6. One of the reasons people don’t incorporate is to not get nailed later by another government entity. For example, here in NH, the Democrat governor, with the help of the Legislature, slipped in a 5% LLC tax into the budget earlier this year. Had my wife created an LLC for her micro business, as I advised and as she should, instead of just filing 1099s on our taxes, which is what we always do, we would have been nailed for about $800 this year … I might add, $800 we don’t have, since we are a family of four living paycheck to paycheck, just like most everyone else. After people realized that the LLC tax 1) was an end run around our no income tax status, and 2) would/could harm micro and small businesses, it quickly disappeared (thankfully).

    I’ve had some interesting discussions about the Bush tax cut issue in other online forums and in face-to-face discussions. There really are a few different arguments: 1) Should the Bush tax cuts be allowed to expire; 2) Should they be extended temporarily or permanently; or 2) If allowed to expire, should another proposal be approved that just allows the lower rates for people making $250K.
    Personally, if allowed to expire, our taxes go up about $80 a month. This is money we rely on to survive. It is money we spend in the economy, just like most folks. Since 70 percent of economic activity in the United States is retail sales, millions of Americans not spending their $80 a month will hurt the recovery. So, clearly, taxes on people making LESS than $250K should not be raised back up to the 2001 levels, especially with incomes stagnating and expenses rising. Period.

    However, here are the two things that need to be studied and discussed in order to have a competent, rational discussion about the future of the Bush tax cuts (instead of relying on political talking points from Republicrats): What will happen to the alleged recovery when the government pulls $350B out of the private sector economy next year, and annually, over future years?, and What guarantee is there that the money will go to pay down the debt and deficit?

    Let’s take the latter first: Despite all the shilling that the plan is about deficit/debt reduction, there is no guarantee that will happen. In fact, if we look at history and federal spending, regardless of what party is in power, one could make the case that it is doubtful that ANY will go to deficit reduction. They could spend more money on more wars. They could waste more on corporate welfare. They could use it to finance ObamaRomneycare, since they know they don’t have the money in future years for the program, etc. And, if we really want to tackle the debt/deficit, start to cut spending now. There is so much waste, fraud, and abuse in the federal line items, it’s ridiculous.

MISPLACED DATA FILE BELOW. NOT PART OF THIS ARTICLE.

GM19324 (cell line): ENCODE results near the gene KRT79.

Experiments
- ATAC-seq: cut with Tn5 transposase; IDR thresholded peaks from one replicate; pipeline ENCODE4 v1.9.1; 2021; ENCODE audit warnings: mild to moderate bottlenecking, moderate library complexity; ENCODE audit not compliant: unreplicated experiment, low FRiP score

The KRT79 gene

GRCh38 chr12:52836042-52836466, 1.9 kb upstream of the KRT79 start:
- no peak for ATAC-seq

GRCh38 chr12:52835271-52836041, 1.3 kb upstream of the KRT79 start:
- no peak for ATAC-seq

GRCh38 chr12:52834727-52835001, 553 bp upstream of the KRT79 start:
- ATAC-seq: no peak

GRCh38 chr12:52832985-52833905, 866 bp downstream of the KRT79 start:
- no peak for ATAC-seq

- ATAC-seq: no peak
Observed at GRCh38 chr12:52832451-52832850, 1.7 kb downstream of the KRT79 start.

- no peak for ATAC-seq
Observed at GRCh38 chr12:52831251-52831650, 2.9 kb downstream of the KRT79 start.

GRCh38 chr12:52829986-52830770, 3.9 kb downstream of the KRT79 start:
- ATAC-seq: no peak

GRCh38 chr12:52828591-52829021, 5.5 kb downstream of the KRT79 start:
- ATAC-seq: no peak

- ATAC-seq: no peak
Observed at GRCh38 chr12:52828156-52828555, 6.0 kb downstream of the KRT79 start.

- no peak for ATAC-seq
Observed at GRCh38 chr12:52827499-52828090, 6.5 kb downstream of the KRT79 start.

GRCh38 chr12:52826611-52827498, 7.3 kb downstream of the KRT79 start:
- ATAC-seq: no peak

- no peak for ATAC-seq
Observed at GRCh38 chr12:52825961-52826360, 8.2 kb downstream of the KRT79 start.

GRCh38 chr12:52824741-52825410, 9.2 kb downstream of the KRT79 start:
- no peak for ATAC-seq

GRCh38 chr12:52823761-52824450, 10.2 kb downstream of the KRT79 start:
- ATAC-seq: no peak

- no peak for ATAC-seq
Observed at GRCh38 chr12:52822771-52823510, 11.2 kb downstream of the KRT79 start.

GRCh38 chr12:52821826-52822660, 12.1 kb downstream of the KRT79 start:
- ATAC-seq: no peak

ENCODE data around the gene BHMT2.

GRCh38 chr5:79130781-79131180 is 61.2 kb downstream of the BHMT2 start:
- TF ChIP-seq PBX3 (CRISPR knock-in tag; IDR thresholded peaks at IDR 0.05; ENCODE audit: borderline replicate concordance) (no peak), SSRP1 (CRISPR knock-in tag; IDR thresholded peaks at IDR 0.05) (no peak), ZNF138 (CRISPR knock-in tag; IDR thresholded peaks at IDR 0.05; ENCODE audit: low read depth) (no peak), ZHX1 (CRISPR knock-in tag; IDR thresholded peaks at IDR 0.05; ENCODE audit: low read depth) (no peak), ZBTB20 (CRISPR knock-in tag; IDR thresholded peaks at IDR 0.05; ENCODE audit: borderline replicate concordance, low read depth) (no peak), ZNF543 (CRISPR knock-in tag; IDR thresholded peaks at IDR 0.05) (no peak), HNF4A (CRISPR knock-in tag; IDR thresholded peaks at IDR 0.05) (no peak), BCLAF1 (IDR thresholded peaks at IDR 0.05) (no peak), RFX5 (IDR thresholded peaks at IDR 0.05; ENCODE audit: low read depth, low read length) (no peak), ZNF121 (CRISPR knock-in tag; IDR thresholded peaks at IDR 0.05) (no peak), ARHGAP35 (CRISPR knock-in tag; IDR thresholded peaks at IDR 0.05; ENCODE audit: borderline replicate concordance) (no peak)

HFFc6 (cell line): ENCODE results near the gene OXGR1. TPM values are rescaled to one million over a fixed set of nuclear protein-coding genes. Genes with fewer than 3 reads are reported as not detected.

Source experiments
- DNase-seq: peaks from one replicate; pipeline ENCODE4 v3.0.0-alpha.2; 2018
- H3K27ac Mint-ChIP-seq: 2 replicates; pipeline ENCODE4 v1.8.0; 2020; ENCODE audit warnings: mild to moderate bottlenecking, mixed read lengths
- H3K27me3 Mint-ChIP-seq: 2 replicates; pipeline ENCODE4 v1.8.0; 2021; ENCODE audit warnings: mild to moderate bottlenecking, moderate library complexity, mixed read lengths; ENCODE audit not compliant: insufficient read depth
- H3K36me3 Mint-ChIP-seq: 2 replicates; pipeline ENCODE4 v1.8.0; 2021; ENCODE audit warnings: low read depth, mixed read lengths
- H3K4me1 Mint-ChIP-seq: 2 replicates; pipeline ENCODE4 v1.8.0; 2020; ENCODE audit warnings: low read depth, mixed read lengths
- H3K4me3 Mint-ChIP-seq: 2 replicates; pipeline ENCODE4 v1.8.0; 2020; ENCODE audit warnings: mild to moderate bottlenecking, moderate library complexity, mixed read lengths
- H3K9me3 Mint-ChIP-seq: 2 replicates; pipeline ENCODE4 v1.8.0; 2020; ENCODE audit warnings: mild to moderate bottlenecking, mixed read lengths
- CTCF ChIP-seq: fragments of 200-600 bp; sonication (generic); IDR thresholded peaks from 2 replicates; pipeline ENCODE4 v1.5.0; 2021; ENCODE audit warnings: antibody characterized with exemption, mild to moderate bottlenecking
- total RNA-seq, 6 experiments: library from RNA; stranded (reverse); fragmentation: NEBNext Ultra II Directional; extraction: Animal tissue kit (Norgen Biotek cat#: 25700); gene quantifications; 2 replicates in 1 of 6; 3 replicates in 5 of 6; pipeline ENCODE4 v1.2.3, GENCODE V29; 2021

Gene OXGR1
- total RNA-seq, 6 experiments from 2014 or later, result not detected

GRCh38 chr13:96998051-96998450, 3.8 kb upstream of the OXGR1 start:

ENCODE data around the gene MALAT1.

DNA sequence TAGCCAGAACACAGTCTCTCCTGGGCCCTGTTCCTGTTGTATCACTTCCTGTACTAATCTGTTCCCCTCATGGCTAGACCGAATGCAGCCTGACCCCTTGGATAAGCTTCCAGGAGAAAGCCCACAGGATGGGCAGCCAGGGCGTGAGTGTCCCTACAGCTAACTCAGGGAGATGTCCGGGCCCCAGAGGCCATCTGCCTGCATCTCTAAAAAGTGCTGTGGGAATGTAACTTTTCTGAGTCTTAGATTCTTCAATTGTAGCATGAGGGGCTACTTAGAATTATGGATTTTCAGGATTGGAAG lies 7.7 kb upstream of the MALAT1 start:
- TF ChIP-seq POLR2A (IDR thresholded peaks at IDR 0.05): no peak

The other part – what will happen – is a little more complicated but we know part of what will happen. As I said before, people on the bottom rung of the tax rate ladder will spend less. That will pull money out of the economy and slow the recovery. Will millionaires spend less? Maybe; maybe not, they are, after all, millionaires. But, if they stop investing, have less to put in the bank, which is then less money to lend to businesses and to people for home purchases, cars, etc., that will have a negative effect on the recovery too. Seemingly, it would be like reverse federal stimulus. If the federal government can throw money into the economy to save municipal government and private sector jobs like road crews paving streets, then the federal government taking money out of the private sector economy could potential have a negative effect on job growth in the non-government sector – since economic growth, sales, investment, etc., are the engine that creates those jobs, not government. In other words, every action has a reaction and we should all know what those reactions potentially are.

    More data is needed to study this aspect of the argument and not just selective, one-sided charts by think tanks that always advocate for higher taxes and more government spending. Maybe, as a people, we decide that living with a prolonged economic depression is a good thing so long as we punish millionaires. Maybe debt/deficit reduction will actually happen and it will kick the economy into gear. Let’s have that discussion, with all available data and an open mind.

  7. Mike Benedict

    Tony, much of your argument is profoundly weak. The notion that fixing an infrastructure *everyone* agrees is badly in need of repair somehow amounts to a federal government “throw(ing) money into the economy” is simply bizarre. How else do you propose commerce take place? Mental telepathy?

    Further, I suspect most people believe that if it was the millionaires that caused the recession (not depression, btw) — which is precisely what happened — then the millionaires should pay for fixing it.